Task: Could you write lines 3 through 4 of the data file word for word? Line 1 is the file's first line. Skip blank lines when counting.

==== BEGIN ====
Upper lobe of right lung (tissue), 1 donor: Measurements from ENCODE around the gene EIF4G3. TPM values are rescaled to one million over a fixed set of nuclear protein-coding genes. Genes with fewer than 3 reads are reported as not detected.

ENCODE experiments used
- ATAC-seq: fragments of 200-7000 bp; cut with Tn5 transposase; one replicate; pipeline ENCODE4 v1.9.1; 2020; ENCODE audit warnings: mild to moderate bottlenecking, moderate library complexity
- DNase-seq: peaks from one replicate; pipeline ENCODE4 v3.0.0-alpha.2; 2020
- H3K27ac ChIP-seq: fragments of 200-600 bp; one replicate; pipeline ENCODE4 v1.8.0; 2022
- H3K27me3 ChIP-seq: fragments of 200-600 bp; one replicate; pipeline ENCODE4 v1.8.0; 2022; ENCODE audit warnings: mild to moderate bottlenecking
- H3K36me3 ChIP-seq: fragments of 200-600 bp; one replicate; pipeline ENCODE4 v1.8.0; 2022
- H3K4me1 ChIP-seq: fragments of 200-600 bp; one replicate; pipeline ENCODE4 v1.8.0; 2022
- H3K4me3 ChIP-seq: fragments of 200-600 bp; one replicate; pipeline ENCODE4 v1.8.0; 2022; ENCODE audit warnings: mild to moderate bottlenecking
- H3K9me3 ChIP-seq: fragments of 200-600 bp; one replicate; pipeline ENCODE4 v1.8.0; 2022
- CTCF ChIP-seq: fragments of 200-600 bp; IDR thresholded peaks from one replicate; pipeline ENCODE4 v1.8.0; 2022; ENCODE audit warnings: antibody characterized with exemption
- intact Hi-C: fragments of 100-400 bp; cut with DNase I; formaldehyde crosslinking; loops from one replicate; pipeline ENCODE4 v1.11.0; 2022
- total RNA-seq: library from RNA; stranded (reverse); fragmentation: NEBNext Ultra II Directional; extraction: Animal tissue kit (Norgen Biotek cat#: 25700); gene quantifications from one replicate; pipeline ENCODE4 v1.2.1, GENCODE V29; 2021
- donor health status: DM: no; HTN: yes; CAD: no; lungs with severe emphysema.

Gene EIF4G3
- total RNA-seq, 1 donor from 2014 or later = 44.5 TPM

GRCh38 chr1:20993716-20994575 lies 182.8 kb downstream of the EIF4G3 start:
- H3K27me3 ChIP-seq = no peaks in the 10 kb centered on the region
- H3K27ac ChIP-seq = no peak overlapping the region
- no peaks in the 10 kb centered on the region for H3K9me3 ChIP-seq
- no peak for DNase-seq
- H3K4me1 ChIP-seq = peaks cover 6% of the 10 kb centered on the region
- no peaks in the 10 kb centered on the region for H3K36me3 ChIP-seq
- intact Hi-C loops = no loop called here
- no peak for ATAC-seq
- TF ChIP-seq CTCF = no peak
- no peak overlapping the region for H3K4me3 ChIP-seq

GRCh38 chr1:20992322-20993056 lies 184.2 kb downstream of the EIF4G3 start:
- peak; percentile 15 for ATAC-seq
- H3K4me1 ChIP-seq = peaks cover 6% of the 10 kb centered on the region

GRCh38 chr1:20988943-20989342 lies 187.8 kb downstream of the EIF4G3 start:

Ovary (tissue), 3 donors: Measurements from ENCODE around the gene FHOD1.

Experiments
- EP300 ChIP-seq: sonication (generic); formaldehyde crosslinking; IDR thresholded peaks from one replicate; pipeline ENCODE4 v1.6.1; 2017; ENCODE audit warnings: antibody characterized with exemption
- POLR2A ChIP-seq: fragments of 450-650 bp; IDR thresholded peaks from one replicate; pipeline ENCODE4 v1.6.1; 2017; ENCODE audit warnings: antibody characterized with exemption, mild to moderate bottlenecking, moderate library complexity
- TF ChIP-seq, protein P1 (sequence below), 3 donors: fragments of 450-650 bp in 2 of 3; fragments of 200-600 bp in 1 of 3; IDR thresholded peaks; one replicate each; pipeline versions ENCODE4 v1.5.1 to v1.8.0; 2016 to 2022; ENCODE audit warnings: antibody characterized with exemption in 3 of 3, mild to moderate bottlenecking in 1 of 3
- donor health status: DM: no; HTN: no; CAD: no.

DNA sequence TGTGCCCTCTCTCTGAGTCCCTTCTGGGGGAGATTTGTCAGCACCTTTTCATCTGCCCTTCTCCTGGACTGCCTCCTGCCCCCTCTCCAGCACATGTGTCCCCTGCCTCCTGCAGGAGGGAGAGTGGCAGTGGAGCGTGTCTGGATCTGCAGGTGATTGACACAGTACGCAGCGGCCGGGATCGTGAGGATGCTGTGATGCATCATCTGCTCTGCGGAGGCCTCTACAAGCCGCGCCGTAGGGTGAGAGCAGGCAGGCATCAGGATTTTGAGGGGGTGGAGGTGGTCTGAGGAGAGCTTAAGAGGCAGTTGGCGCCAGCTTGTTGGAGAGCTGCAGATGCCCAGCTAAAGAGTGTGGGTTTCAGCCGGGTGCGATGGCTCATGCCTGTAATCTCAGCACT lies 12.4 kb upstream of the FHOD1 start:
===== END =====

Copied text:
- ATAC-seq: fragments of 200-7000 bp; cut with Tn5 transposase; one replicate; pipeline ENCODE4 v1.9.1; 2020; ENCODE audit warnings: mild to moderate bottlenecking, moderate library complexity
- DNase-seq: peaks from one replicate; pipeline ENCODE4 v3.0.0-alpha.2; 2020